MONDAY, March 12 (HealthDay News) -- Almost 60 percent of cardiac patients treated with pacemakers have undiagnosed obstructive sleep apnea, according to a report in the March 12 issue of Circulation: Journal of the American Heart Association.

Stéphane Garrigue, M.D., Ph.D., of the University of Bordeaux and Grenoble in Grenoble, France, and colleagues investigated the prevalence and consequences of undiagnosed obstructive sleep apnea in 98 patients with pacemakers. Patients were screened for apnea with polysomnography and the Epworth Sleepiness Scale.

Overall, 59 percent of the patients had sleep apnea, and 21.4 percent had severe sleep apnea. There was a higher prevalence of sleep apnea among patients with sinus node dysfunction and atrioventricular blocks, when compared to patients paced for heart failure.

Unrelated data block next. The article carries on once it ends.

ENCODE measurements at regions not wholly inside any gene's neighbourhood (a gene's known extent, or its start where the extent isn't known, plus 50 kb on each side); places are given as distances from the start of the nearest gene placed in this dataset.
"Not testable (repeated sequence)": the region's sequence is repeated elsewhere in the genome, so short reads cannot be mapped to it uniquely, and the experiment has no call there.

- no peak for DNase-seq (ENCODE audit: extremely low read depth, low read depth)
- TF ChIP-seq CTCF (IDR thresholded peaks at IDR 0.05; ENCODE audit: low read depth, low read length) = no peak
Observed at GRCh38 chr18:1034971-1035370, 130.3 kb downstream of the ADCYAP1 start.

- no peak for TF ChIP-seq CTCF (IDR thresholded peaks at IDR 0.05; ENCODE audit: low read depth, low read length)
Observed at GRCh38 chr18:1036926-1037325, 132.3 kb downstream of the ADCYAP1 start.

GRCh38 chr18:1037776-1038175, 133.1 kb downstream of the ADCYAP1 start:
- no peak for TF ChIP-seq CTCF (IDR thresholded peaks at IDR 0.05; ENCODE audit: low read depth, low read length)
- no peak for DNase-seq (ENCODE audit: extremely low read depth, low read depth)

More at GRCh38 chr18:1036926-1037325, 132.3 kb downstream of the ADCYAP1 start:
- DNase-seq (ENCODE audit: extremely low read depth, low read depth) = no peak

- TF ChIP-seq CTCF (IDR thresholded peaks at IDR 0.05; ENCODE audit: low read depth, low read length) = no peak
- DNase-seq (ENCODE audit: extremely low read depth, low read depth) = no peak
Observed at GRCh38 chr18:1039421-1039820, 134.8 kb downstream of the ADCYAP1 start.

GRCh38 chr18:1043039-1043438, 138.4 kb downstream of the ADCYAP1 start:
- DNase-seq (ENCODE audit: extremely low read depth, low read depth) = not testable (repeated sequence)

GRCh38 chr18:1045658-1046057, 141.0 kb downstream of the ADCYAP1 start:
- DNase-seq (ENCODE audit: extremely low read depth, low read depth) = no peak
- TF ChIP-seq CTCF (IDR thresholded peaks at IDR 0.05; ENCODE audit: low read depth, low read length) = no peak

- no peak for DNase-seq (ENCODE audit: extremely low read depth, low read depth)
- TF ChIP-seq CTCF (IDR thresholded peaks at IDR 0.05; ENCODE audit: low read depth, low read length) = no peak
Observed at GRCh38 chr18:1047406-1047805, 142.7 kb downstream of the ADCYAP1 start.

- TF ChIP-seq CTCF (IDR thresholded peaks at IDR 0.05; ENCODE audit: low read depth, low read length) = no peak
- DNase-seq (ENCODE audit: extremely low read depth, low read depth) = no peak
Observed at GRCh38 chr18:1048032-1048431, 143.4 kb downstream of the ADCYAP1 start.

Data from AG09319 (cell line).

Whether treating the underlying apnea would have affected the need for a pacemaker is unknown, but "the suggestion is to search for sleep apnea in patients requiring pacemaker implantation or currently treated by pacemakers [and] this is still recommended in patients with very few symptoms of sleep-disordered breathing," the study authors conclude.

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Denise Mann

Updated on June 12, 2022

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